[NSO Guide] Cisco NSO with lighty.io

by Samuel Kontriš | Leave us your feedback on this post!

This is a continuation of our guide on the Cisco Network Service Orchestrator. In our previous article, we have shown you how to install and run Cisco NSO with three virtual devices. We believe you had time to test it out and get to know this great tool.

Now, we will show you how to use the Cisco NSO with our SDN Framework – lighty.io. You can read more about lighty.io here, and even download lighty-core from our GitHub here.

Prerequisites

This tutorial was tested on Ubuntu 18.04 LTS. In this tutorial we are going to use:

Get and start the lighty.io application

To get lighty.io 11.2.0 release, clone its GitHub repository and build it with Maven.

git clone https://github.com/PantheonTechnologies/lighty-core.git
cd lighty-core
git checkout 11.2.0
mvn clean install

After the build, locate the lighty-community-restconf-netconf-app artifact and unzip its distribution from the target directory:

cd lighty-examples/lighty-community-restconf-netconf-app/target
unzip lighty-community-restconf-netconf-app-11.2.0-bin.zip
cd lighty-community-restconf-netconf-app-11.2.0

Now we can start lighty.io application by running its .jar file:

java -jar lighty-community-restconf-netconf-app-11.2.0.jar

After a few seconds we should see in the logs message that everything was started successfully:

INFO [main] (Main.java:97) - lighty.io and RESTCONF-NETCONF started in 7326.731ms

The lighty.io application should now be up and running. The default RESTCONF port is 8888.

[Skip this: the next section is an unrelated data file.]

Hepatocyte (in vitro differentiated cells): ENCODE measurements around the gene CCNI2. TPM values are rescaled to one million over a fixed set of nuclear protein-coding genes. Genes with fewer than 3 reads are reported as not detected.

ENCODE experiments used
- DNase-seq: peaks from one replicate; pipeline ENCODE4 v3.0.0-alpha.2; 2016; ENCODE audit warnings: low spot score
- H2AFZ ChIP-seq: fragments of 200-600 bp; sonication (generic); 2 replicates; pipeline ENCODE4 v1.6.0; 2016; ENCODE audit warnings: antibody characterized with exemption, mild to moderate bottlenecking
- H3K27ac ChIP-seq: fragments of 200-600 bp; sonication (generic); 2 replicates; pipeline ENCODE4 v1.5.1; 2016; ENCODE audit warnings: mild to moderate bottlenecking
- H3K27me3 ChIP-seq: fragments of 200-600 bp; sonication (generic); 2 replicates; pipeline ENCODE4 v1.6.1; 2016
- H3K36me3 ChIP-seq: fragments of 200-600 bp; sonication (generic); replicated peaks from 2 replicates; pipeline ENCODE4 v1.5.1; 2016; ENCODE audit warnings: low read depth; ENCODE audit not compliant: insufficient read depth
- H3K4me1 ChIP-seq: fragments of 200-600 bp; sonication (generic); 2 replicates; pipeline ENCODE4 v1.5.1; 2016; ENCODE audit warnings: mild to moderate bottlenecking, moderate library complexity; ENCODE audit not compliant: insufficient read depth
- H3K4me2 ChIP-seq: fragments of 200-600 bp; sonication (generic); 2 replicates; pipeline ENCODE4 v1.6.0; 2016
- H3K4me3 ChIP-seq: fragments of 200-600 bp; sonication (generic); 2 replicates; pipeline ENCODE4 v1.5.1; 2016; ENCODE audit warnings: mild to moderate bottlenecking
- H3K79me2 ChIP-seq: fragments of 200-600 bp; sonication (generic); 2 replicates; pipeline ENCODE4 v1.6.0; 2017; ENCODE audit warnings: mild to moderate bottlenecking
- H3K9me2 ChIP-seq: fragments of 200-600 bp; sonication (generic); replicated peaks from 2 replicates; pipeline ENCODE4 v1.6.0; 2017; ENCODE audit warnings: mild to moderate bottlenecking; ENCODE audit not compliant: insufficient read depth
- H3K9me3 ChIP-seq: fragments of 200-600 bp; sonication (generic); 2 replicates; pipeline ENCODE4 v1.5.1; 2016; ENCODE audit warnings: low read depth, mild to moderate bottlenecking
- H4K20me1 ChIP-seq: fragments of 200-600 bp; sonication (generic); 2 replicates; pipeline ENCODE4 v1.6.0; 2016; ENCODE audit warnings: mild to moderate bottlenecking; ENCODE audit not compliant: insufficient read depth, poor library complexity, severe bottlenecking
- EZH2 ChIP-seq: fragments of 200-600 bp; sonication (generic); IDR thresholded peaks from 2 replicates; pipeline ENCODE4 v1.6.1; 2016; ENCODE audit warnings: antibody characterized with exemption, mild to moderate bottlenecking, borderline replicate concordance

Connect Cisco NSO to the lighty.io application

To connect Cisco NSO to the lighty.io application via NETCONF protocol we must add it as a node to the configuration datastore using RESTCONF. To do this, call a PUT request on the URI:

http://localhost:8888/restconf/data/network-topology:network-topology/topology=topology-netconf/node=nso

with the payload:

{
    "netconf-topology:node":[ { 
        "node-id":"nso",
        "host":"127.0.0.1",
        "port":2022,
        "username":"admin",
        "password":"admin",
        "tcp-only":false,
        "keepalive-delay":0,
        "netconf-node-configuration:schemaless":false
    } ]
}

The parameter nodeId specifies the name, under which we will address Cisco NSO in the lighty.io application. Parameters host and port specify, where the Cisco NSO instance is running. The default username and password for Cisco NSO is admin/admin. In case you would like to change node-id be sure to change it in the URI too.

To check if Cisco NSO was connected successfully, call a GET request on the URI:

http://localhost:8888/restconf/data/network-topology:network-topology/topology=topology-netconf/node=nso

The output should look similar to this:

{
    "network-topology:node": [
        {
            "node-id": "nso",
            "netconf-node-topology:unavailable-capabilities": {...},
            "netconf-node-topology:schemaless": false,
            "netconf-node-topology:available-capabilities": {...},
            "netconf-node-topology:password": "admin",
            "netconf-node-topology:username": "admin",
            "netconf-node-topology:tcp-only": false,
            "netconf-node-topology:port": 2022,
            "netconf-node-topology:host": "127.0.0.1",
            "netconf-node-topology:keepalive-delay": 0,
            "netconf-node-topology:connection-status": "connected"